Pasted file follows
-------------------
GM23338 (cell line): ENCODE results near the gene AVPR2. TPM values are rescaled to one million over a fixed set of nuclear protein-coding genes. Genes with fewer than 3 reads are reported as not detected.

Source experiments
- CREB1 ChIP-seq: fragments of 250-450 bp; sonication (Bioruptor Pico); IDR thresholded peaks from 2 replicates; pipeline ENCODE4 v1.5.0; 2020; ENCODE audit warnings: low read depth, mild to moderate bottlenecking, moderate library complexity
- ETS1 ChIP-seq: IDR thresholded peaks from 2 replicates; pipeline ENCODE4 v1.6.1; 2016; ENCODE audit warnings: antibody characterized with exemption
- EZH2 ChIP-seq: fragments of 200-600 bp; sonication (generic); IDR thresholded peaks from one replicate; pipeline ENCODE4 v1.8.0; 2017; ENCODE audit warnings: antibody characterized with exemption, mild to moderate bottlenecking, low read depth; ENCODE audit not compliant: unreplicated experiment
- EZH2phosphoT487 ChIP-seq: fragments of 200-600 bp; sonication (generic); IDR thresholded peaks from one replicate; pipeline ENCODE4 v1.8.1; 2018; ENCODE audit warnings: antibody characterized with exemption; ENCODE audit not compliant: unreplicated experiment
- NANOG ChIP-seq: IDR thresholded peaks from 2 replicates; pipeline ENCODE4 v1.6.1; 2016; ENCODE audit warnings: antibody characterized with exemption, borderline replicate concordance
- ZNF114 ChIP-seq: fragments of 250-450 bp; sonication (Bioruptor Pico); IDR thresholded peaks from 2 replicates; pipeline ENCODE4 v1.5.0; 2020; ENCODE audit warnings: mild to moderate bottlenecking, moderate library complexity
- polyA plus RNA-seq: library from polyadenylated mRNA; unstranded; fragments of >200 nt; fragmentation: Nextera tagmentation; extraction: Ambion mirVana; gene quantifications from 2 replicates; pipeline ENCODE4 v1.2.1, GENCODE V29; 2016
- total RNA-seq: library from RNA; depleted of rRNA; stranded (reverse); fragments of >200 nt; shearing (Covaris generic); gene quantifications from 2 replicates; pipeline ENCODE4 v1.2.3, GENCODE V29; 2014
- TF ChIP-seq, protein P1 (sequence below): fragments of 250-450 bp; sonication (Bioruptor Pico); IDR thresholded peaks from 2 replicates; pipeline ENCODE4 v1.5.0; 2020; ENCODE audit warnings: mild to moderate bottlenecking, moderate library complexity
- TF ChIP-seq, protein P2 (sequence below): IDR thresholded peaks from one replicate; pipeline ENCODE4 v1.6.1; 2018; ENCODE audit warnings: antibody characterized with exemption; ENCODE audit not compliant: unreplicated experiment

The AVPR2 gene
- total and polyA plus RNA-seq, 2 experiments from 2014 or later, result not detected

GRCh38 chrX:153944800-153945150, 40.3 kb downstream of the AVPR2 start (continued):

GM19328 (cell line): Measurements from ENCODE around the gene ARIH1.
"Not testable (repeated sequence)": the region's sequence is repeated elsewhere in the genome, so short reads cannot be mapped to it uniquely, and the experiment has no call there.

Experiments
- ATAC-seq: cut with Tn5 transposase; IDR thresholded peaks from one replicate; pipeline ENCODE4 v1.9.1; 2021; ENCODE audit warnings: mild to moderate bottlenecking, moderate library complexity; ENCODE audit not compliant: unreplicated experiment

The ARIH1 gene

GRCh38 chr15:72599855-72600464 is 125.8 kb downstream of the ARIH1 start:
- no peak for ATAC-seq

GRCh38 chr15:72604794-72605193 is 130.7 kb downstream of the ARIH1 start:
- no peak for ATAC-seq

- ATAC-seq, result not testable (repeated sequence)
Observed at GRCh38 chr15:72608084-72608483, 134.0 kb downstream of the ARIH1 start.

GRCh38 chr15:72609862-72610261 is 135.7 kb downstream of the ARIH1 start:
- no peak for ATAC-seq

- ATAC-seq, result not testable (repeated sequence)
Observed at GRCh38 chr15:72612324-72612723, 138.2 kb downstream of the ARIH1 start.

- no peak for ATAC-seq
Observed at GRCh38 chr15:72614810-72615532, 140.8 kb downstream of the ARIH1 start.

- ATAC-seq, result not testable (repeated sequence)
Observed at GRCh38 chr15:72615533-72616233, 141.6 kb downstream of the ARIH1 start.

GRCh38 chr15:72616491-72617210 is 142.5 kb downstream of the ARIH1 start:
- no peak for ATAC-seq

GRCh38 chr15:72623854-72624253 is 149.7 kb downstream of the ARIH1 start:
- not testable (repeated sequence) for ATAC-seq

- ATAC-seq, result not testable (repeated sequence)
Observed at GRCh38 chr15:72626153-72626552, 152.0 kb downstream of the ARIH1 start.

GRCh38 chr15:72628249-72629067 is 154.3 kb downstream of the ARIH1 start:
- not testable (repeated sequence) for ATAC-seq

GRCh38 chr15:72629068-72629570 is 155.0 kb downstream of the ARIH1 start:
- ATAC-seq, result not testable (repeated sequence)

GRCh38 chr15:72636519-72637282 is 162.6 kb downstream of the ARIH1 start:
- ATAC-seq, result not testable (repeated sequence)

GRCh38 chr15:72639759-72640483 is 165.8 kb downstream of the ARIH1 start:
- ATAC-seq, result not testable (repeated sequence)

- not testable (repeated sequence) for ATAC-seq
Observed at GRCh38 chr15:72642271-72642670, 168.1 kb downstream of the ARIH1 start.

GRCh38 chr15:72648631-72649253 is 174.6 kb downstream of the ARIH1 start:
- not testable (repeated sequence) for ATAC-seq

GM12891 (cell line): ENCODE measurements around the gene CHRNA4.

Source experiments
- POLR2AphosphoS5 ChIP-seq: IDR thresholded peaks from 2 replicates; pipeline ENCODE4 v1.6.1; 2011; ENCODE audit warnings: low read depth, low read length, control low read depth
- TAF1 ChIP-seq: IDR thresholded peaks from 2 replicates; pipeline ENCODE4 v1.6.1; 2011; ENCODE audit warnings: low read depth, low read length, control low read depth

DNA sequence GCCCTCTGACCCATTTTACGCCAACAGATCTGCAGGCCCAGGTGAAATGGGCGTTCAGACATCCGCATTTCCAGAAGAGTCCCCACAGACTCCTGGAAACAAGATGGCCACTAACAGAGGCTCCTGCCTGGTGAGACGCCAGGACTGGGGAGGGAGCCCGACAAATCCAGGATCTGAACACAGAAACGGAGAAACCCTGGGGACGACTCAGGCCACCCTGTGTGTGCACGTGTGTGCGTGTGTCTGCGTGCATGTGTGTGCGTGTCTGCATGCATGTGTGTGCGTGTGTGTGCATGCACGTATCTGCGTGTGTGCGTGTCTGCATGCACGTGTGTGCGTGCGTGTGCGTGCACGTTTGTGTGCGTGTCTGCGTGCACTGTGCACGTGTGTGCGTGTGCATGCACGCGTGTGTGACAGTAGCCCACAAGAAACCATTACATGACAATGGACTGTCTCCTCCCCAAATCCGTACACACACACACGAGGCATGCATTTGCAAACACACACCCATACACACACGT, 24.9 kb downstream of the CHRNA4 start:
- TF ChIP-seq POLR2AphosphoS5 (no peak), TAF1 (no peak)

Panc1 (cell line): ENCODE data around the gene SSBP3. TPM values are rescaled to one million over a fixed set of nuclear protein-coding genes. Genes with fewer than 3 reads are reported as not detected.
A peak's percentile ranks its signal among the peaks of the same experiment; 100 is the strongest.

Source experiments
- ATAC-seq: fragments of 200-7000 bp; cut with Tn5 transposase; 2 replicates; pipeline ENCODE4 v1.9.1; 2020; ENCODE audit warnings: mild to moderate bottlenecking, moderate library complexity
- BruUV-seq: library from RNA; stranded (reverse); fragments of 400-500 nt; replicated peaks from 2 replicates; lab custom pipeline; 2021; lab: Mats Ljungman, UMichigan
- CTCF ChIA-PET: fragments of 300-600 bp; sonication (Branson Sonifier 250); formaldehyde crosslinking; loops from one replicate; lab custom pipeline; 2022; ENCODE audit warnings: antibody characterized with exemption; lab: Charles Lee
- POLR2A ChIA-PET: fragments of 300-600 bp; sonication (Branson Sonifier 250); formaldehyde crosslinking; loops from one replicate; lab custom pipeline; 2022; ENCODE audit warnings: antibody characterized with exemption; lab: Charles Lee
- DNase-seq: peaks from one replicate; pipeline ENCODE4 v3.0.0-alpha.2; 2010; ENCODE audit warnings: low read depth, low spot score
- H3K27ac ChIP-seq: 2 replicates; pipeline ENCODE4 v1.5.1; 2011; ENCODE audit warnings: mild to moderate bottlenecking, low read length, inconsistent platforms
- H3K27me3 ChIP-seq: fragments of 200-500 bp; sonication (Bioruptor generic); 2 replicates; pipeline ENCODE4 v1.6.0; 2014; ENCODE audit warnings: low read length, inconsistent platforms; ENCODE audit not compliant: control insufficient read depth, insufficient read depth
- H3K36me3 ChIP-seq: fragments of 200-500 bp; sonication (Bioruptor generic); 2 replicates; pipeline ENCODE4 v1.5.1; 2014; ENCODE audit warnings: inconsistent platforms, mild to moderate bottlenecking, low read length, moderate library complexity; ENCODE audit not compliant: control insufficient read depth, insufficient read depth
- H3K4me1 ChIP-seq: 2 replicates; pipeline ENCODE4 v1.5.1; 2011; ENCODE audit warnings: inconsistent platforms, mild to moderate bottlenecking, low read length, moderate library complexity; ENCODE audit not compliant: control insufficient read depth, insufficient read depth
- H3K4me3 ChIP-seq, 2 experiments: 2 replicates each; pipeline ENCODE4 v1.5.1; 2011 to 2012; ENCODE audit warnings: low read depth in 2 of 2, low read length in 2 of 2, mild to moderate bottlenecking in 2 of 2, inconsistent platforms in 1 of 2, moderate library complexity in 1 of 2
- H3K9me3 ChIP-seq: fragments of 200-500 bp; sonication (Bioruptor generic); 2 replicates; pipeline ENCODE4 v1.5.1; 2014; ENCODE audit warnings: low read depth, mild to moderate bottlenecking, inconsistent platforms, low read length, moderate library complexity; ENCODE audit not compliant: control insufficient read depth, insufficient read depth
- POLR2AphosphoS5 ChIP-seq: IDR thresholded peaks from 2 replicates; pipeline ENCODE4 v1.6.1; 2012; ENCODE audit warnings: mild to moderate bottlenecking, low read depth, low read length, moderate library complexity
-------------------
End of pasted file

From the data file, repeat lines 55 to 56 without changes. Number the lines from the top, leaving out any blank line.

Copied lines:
- POLR2AphosphoS5 ChIP-seq: IDR thresholded peaks from 2 replicates; pipeline ENCODE4 v1.6.1; 2011; ENCODE audit warnings: low read depth, low read length, control low read depth
- TAF1 ChIP-seq: IDR thresholded peaks from 2 replicates; pipeline ENCODE4 v1.6.1; 2011; ENCODE audit warnings: low read depth, low read length, control low read depth